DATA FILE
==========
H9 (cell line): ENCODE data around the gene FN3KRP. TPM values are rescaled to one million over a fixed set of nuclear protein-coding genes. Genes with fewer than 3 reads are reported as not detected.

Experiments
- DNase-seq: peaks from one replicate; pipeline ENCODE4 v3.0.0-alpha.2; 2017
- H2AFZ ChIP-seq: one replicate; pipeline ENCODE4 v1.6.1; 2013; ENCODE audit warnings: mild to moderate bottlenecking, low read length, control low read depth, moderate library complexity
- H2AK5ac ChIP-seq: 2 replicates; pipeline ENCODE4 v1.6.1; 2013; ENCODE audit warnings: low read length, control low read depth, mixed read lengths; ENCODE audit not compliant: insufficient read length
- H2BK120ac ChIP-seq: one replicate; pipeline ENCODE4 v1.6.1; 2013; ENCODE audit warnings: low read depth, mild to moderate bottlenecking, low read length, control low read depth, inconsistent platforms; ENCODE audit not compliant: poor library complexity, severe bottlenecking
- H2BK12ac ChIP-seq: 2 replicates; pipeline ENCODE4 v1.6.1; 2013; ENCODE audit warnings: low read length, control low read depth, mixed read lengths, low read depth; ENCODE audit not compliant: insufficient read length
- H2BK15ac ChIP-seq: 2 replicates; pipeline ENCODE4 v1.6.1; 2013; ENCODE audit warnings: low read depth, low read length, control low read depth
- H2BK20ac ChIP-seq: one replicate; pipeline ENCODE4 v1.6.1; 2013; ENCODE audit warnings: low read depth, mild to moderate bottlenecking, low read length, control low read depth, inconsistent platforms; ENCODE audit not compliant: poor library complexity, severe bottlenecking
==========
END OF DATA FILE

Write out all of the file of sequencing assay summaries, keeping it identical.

H9 (cell line): ENCODE data around the gene FN3KRP. TPM values are rescaled to one million over a fixed set of nuclear protein-coding genes. Genes with fewer than 3 reads are reported as not detected.

Experiments
- DNase-seq: peaks from one replicate; pipeline ENCODE4 v3.0.0-alpha.2; 2017
- H2AFZ ChIP-seq: one replicate; pipeline ENCODE4 v1.6.1; 2013; ENCODE audit warnings: mild to moderate bottlenecking, low read length, control low read depth, moderate library complexity
- H2AK5ac ChIP-seq: 2 replicates; pipeline ENCODE4 v1.6.1; 2013; ENCODE audit warnings: low read length, control low read depth, mixed read lengths; ENCODE audit not compliant: insufficient read length
- H2BK120ac ChIP-seq: one replicate; pipeline ENCODE4 v1.6.1; 2013; ENCODE audit warnings: low read depth, mild to moderate bottlenecking, low read length, control low read depth, inconsistent platforms; ENCODE audit not compliant: poor library complexity, severe bottlenecking
- H2BK12ac ChIP-seq: 2 replicates; pipeline ENCODE4 v1.6.1; 2013; ENCODE audit warnings: low read length, control low read depth, mixed read lengths, low read depth; ENCODE audit not compliant: insufficient read length
- H2BK15ac ChIP-seq: 2 replicates; pipeline ENCODE4 v1.6.1; 2013; ENCODE audit warnings: low read depth, low read length, control low read depth
- H2BK20ac ChIP-seq: one replicate; pipeline ENCODE4 v1.6.1; 2013; ENCODE audit warnings: low read depth, mild to moderate bottlenecking, low read length, control low read depth, inconsistent platforms; ENCODE audit not compliant: poor library complexity, severe bottlenecking